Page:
Ethical fashion used to be unfashionable. When Livia Firth launched her consultancy, Eco-Age, a decade ago, she says, â€œit was something no one was talking aboutâ€. During the current round of fashion shows â€“ from Extinction Rebellionâ€™s protests to dresses made from recycled plastic bottles â€“ people have talked about little else.
In the last two months, says Firth, â€œwe have turned a corner finally. It is a beautiful moment, but it is also very dangerous. Fast fashion is the first offender in sustainability and there is greenwashing at a level there has never been beforeâ€.
Firth is speaking from Milan as she and her team put the finishing touches to the Green Carpet Fashion Awards. Now in its third year, the event focuses on fashionâ€™s social â€œhandprintâ€ rather than its environmental â€œfootprintâ€, though the two are inextricably linked.
Its aim is to celebrate the unsung heroes making fashion a more ethical business, she says, rattling off a list that includes cobblers and fashion studio staff to the â€œmayor of a tiny town which is reviving an ancient techniqueâ€.
If that makes Sunday nightâ€™s event sound low-key, it really isnâ€™t. Itâ€™s an Oscars-like production with 1,000 guests and A-list headliners. In the past Donatella Versace and Miuccia Prada have won prizes, while Cate Blanchett and Julianne Moore have presented them. This year the 87-year-old pug-loving designer Valentino Garavani will collect the Visionary award, while the gondoliers of Venice will be applauded for switching to natural fibres for their striped uniforms. The worldâ€™s best-known designers will produce gowns, too, working with Eco-Age on looks â€œaccording to our principlesâ€.
Firth has been a major player in ethical fashion since 2011, when her husband, Colin Firth, won an Oscar. Gifted with the visibility of being a plus-one for plenty of awards seasons, she chose to wear exclusively ethical brands. At the time ethical style was perceived as a bit of a party pooper, and Firth freely admits: â€œI could probably have never done it if it wasnâ€™t for Colin and having the opportunity to be on the red carpet.â€ Through the years, though, things have evolved and people are now more open to speaking, directly, about issues such as exploitation.
In mainstream fashion conversation, though, it is sustainable â€“ not ethical â€“ that has become the hottest buzzword. It says something about human nature that environmental concerns have affected buying habits in a way the human cost alone never quite did, even after the 2013 Rana Plaza tragedy. Then, 1,134 people died after an unsafe building in Bangladesh collapsed. It was the workplace of garment workers making clothes for some of the worldâ€™s leading fast-fashion retailers.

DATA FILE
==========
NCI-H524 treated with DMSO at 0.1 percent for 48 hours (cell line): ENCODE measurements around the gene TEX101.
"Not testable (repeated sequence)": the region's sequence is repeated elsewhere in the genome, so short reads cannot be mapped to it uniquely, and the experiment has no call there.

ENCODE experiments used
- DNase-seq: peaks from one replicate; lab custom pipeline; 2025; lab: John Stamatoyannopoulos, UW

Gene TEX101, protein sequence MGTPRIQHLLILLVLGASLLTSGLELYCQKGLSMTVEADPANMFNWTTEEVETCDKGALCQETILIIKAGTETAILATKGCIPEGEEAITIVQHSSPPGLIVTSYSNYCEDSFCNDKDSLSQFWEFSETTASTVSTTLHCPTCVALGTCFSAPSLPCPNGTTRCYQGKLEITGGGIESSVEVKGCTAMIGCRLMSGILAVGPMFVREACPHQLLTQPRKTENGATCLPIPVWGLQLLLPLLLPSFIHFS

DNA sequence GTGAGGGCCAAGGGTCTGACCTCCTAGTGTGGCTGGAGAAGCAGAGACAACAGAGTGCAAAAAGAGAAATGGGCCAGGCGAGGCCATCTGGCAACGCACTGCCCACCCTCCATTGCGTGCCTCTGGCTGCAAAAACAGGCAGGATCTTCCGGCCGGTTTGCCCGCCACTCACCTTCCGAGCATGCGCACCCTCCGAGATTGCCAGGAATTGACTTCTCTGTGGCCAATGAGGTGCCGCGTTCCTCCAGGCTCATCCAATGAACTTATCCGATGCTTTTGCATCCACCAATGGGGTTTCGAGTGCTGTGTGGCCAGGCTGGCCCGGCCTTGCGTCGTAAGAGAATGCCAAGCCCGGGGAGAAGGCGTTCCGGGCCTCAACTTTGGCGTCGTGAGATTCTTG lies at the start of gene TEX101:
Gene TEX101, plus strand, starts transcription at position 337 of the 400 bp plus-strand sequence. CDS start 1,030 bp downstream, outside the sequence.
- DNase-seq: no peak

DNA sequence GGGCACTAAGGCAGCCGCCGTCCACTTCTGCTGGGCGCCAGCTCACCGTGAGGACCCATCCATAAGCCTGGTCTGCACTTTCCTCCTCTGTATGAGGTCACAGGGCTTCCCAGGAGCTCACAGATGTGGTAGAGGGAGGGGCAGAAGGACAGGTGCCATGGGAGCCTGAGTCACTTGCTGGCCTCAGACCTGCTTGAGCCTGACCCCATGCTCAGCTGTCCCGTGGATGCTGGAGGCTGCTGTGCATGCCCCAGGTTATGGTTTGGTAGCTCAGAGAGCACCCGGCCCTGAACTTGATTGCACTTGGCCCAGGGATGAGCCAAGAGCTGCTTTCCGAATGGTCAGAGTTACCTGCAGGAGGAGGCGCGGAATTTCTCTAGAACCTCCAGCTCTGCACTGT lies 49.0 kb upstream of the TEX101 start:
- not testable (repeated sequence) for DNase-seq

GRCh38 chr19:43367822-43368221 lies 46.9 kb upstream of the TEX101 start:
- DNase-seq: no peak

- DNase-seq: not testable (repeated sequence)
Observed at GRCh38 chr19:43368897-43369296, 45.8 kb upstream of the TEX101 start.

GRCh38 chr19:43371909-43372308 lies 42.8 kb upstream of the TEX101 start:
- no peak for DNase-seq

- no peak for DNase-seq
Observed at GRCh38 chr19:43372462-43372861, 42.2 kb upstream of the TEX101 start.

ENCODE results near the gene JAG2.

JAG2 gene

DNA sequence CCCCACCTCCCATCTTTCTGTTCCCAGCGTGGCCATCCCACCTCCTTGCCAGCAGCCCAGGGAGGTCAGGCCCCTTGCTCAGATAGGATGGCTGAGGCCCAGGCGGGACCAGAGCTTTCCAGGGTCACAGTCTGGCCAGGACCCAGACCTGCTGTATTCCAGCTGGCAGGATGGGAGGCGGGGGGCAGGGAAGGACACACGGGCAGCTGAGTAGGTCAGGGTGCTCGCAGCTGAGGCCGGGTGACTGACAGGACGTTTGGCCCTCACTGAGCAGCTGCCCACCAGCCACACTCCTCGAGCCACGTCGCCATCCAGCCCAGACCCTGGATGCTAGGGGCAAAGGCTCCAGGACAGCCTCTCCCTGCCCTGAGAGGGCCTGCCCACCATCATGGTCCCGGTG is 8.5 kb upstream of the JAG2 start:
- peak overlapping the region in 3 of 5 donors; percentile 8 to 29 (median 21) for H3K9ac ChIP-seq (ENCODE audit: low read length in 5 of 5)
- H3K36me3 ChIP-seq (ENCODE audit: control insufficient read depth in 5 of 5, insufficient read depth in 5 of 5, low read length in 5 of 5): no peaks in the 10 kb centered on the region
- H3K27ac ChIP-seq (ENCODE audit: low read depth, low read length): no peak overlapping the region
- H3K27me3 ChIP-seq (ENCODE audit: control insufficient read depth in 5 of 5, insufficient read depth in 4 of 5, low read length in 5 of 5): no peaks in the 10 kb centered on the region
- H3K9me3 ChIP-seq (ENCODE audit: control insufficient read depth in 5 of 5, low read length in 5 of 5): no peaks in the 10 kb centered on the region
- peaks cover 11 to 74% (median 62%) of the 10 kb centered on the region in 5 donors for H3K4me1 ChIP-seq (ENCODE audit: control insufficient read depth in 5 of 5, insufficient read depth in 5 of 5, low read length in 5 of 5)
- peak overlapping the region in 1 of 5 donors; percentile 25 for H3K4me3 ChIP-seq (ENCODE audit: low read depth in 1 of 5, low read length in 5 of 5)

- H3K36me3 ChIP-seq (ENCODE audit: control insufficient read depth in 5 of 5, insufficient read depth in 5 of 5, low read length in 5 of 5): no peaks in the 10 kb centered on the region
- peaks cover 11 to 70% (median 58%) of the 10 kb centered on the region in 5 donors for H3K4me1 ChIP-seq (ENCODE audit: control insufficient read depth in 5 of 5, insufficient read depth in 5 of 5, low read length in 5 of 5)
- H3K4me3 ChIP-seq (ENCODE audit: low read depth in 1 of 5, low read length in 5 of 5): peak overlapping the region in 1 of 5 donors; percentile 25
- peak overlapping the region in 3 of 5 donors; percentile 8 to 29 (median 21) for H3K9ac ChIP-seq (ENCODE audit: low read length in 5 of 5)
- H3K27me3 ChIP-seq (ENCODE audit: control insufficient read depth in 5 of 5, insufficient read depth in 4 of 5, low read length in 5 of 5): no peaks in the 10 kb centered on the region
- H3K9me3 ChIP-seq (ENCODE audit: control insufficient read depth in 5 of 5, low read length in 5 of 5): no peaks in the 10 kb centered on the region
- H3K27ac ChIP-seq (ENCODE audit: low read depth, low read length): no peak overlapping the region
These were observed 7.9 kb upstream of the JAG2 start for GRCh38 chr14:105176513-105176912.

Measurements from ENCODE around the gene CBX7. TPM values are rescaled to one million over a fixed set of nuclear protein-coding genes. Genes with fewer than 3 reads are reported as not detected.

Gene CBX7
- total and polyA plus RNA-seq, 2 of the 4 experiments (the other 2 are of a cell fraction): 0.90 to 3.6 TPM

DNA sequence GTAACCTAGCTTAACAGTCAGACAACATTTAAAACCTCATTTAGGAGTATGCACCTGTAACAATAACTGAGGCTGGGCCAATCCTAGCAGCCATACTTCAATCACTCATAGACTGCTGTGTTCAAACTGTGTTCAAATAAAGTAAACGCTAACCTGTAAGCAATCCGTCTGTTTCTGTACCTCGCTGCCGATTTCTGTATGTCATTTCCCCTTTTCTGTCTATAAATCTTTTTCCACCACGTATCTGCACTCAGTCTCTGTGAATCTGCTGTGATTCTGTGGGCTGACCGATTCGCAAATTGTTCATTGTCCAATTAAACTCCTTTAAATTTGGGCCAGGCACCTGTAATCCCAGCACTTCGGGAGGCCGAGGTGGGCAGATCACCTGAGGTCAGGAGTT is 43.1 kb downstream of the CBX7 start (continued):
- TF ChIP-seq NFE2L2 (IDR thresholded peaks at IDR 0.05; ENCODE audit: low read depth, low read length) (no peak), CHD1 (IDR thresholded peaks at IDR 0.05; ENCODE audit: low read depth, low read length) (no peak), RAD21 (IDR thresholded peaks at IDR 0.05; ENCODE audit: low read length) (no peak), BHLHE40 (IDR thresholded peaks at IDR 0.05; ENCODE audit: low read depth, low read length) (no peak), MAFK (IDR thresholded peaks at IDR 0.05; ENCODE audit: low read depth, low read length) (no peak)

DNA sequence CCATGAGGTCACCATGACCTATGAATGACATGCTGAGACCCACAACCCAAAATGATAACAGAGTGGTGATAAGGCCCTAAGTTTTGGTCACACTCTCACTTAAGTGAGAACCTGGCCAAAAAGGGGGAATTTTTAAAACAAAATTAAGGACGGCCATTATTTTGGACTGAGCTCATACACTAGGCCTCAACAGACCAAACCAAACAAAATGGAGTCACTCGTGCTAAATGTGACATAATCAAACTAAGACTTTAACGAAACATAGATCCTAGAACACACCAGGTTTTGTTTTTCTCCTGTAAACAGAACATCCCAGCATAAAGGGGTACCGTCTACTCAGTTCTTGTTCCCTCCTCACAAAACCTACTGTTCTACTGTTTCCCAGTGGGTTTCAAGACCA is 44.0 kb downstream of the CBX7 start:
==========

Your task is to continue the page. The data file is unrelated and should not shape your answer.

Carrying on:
Separating these issues has allowed fast fashion to â€œappropriate the conversationâ€, says Firth. Fast-fashion brands have recently pledged to use sustainable materials. But it is the human cost, not the type of fabric used, â€œwhich is almost the primary cause of environmental pollutionâ€, she says.
â€œIf they [brands] could not produce so much clothing so cheaply by using slave labour, you wouldnâ€™t have the environmental impact.â€ Improving fashionâ€™s social cost is something fast-fashion brands â€œcannot appropriateâ€, she says, â€œunless they change their core business model and produce less.
â€œYou cannot make a monster sustainable,â€ she adds. â€œThe very nature of it is that itâ€™s a monster.â€
Itâ€™s very different in the luxury space, she says. â€œWe donâ€™t work with all of the brands â€“ but the ones that we do work with make a completely different commitment to what they do because there is a lot of money to invest in research in development.â€
One of Eco-Ageâ€™s clients, Kering, for example, has been singled out for praise after â€œinvesting tonnes and tonnes of moneyâ€ understanding how to do things differently and introducing an environmental profit and loss statement.
Clearly, Firthâ€™s approach is very different to that of Extinction Rebellion, which campaigned for London Fashion Week to be closed altogether, though Firth thinks the group may have a point.
However, the Green Carpet Awards are more of a carrot to the industry than a stick, being co-run with the chairman of the Italian equivalent of the British Fashion Council. It has its own footprint to be considered, with the plants on the red carpet to be donated to communal gardens in Milan and the green carpet made from recycled fishing nets rescued from the ocean.
Firth has proved that such glamorous awareness-raising works â€“ and she has just found out she has been made an honorary MBE for her efforts. â€œIt will be a weapon of mass construction,â€ she says. Like being Colin Firthâ€™s wife, or being awarded UN Leader of Change, she says, â€œit will mean people will listen. Whatever it takes to spread the message.â€